One of the big considerations is marketing. From what I’ve heard and read, even if you’re working with a traditional publishing house, you will have to do at least some self-promotion if you want to get anywhere. However, they have a marketing department for a reason, and that reason is to promote the books they print. Self-marketing is not my strong point, mostly due to constantly fluctuating but ever-present levels of insecurity. It’s also partly because we’re constantly told that bragging is uncouth, and self-promotion feels very much like bragging. Being polite and “oh, if you feel like it…” about the whole thing gets you nowhere, but being loud and out there can make you seem either arrogant or deluded. It can be difficult to strike the balance and put out just the right level of confidence.

Author royalties are often much higher with self-publishing platforms, but of course the total made depends on the total sold, for which marketing can be a big help. That is most true in the beginning, I think. If you’ve written something really good, entertaining, useful, etc., then once a good number of people have read it, word of mouth can start to gain a wider audience. That means that getting the first 10, 100, 1,000 people to read it can be the hardest. I’d be crossing my fingers and hoping that I would sell enough copies to at least return to me the cost of hiring an editor. Putting out a non-edited work is just a bad idea, and it’s very difficult for a writer to be their own editor. You really do need external eyes sometimes to spot those things that might be bringing your writing down. A publisher would provide that, all bundled into the services they give their authors. Hiring a freelance editor for self-published work means that you get to choose your editor, which could be either a good or a bad thing.

These are good points, the things that I would imagine most writers consider when thinking about self-publishing. But now we’ve come to that one thing, the main reason I really want a traditional publisher, and it has to do with bookstores. (I think this merits a good “why we need brick-and-mortar bookstores” post, but I’m sure I’ve made at least one in the past, and there are many good posts on this out there…)

One of the biggest struggles for self-published authors can be trying to get their books into stores. Most larger stores (which, aside from Barnes and Noble, are all gone, right?) won’t consider anything that they can’t get right from their distributors, and even many independent stores won’t take the risk. From what I can tell, most self-published authors just sell online, and of the ones that do get books in stores as well (I couldn’t name one), internet and most likely ebook sales are where they make the most money.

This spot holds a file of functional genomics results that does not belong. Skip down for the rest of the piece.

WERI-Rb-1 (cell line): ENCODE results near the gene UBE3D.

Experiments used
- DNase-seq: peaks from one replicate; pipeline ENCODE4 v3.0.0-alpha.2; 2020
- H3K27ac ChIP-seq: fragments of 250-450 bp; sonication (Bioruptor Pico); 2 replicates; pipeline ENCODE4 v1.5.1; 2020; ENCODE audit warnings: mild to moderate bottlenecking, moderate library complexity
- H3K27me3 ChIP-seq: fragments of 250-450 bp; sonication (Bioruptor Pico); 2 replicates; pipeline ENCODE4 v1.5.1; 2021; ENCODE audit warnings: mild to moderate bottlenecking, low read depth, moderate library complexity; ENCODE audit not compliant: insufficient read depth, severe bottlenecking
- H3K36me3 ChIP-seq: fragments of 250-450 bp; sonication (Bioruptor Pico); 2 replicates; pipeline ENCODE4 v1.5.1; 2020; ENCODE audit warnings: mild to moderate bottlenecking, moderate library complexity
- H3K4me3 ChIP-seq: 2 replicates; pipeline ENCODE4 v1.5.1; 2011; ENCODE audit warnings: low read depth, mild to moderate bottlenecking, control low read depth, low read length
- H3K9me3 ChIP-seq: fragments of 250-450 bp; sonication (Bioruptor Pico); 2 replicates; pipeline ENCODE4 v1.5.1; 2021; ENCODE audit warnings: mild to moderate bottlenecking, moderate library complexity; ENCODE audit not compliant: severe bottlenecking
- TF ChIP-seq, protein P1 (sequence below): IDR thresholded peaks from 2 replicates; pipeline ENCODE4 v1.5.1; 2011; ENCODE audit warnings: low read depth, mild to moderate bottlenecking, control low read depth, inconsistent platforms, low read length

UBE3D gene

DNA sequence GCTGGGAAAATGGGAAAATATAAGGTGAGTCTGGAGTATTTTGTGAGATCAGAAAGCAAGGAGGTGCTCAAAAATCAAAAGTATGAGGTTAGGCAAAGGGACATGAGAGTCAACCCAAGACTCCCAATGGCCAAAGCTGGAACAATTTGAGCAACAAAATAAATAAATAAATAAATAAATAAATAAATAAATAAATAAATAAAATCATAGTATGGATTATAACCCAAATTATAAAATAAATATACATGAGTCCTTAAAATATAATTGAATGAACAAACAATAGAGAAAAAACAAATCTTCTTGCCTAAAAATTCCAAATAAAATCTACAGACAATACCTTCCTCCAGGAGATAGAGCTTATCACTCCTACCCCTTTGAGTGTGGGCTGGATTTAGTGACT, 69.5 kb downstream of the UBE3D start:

I don’t want to imply that this is actually a bad thing. Maybe as time goes by I’ll be more accepting of the large-scale changes in how people read, and I won’t care that paper books are more or less a novelty as long as my content gets out into the world, to readers, in any form. …Maybe.

With a traditional publisher, it is much more likely that I’ll be able to see a copy of a book I wrote on a shelf in a real live bookstore. I want this to happen mainly, I think, because of how I experienced bookstores when I was younger. I loved reading as a child, and spending time in bookstores was something I did fairly often. Call me old fashioned if you will, but I find it’s so much harder to connect with a book when the pages are contained in a screen. Picking up a volume, actively turning pages, the texture of the cover, can be a very meaningful part of reading. As the technology develops, that privilege is taken away from both children and adults, and I think it’s unfair. Someday, when I have a book published, knowing that someone can find my book by taking it off the shelf and actually holding it in their hands will be reassuring. That is how I discovered many books. It’s how I hope to discover many more. And even though the convenience of e-readers is taking us farther from that, I can’t be the only one who feels this way.